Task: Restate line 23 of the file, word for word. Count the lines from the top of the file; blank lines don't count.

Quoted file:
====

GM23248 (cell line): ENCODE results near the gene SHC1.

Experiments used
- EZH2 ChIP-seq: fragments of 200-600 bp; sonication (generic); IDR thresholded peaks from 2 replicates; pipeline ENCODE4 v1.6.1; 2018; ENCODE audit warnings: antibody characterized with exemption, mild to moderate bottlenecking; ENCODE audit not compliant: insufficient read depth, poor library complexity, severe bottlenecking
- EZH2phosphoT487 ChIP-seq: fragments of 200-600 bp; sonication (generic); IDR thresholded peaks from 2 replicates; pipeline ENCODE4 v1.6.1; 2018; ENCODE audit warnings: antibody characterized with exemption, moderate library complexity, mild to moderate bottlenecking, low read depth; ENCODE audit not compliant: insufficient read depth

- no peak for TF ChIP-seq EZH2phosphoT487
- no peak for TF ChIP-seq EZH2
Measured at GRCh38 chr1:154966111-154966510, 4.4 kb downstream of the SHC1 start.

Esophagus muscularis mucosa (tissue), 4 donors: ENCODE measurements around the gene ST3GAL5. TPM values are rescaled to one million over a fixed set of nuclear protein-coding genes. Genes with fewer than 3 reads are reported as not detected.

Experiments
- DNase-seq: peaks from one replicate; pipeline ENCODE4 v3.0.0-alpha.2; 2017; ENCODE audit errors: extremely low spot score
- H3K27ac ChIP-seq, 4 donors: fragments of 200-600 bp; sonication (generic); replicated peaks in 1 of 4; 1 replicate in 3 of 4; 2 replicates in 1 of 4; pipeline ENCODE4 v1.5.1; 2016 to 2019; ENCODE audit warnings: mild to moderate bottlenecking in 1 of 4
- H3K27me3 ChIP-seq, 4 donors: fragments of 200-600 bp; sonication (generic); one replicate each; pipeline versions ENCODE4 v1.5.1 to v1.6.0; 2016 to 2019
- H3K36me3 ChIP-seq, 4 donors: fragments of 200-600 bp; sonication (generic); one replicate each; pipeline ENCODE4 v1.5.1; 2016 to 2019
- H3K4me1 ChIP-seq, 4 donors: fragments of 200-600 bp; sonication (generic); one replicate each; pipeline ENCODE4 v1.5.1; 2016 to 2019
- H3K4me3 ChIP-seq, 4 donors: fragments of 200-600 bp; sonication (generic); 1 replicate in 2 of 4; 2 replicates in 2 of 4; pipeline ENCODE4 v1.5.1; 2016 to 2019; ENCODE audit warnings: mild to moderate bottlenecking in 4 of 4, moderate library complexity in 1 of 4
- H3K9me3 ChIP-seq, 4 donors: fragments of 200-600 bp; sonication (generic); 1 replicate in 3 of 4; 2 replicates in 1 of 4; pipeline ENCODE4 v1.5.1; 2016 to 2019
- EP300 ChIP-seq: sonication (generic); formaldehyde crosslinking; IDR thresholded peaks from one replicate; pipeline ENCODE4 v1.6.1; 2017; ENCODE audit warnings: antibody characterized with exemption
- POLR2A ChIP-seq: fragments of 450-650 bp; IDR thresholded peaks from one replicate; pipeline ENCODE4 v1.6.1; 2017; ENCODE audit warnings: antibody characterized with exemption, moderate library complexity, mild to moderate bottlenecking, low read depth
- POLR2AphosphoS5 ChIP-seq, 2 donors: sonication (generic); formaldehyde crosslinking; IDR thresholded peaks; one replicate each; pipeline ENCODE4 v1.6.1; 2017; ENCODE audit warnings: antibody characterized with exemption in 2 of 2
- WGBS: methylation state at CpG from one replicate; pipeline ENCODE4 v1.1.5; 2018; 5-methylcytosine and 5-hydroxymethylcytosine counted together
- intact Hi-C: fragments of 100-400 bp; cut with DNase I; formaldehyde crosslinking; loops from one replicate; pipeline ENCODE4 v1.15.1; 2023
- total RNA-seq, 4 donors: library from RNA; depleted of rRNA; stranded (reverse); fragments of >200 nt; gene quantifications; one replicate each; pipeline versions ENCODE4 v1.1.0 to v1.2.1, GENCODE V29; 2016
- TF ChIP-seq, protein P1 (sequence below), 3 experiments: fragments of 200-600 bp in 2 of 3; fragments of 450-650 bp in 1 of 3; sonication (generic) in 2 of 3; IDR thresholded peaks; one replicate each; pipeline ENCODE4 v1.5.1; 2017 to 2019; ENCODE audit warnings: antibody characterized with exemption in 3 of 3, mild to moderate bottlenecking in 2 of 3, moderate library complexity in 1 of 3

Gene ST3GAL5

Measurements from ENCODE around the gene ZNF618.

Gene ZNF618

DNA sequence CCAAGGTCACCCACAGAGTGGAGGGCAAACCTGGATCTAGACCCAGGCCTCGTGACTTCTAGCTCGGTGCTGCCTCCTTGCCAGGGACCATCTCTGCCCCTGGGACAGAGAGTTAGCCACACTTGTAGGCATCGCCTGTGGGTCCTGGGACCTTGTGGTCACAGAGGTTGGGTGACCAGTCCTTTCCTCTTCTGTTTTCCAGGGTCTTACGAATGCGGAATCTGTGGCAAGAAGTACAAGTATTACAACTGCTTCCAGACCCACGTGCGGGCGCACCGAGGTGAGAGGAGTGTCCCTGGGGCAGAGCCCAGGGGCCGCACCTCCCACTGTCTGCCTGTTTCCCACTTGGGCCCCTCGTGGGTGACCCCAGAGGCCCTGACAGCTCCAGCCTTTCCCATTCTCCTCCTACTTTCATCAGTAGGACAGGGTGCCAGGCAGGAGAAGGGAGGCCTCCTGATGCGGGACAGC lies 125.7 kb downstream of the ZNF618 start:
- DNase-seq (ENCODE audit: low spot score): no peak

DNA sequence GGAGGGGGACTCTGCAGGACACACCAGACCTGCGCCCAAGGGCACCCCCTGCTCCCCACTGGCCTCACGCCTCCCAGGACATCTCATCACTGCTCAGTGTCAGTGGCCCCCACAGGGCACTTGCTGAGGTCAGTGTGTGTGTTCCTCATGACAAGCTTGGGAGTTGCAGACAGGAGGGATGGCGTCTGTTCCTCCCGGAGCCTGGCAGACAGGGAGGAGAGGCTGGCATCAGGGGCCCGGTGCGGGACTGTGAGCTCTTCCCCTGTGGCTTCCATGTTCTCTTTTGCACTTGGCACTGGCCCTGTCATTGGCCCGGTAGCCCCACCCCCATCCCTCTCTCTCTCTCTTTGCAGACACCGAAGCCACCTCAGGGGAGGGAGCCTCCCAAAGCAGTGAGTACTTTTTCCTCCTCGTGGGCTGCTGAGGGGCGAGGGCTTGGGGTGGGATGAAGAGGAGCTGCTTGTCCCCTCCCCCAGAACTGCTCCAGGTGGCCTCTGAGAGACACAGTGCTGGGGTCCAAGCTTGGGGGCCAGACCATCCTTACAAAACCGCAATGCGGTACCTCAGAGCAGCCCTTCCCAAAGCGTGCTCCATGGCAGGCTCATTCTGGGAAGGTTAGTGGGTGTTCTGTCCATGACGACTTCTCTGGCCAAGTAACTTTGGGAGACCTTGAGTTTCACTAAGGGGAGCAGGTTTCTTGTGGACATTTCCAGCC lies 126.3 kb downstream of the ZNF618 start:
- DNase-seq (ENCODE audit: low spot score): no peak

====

- TF ChIP-seq, protein P1 (sequence below), 3 experiments: fragments of 200-600 bp in 2 of 3; fragments of 450-650 bp in 1 of 3; sonication (generic) in 2 of 3; IDR thresholded peaks; one replicate each; pipeline ENCODE4 v1.5.1; 2017 to 2019; ENCODE audit warnings: antibody characterized with exemption in 3 of 3, mild to moderate bottlenecking in 2 of 3, moderate library complexity in 1 of 3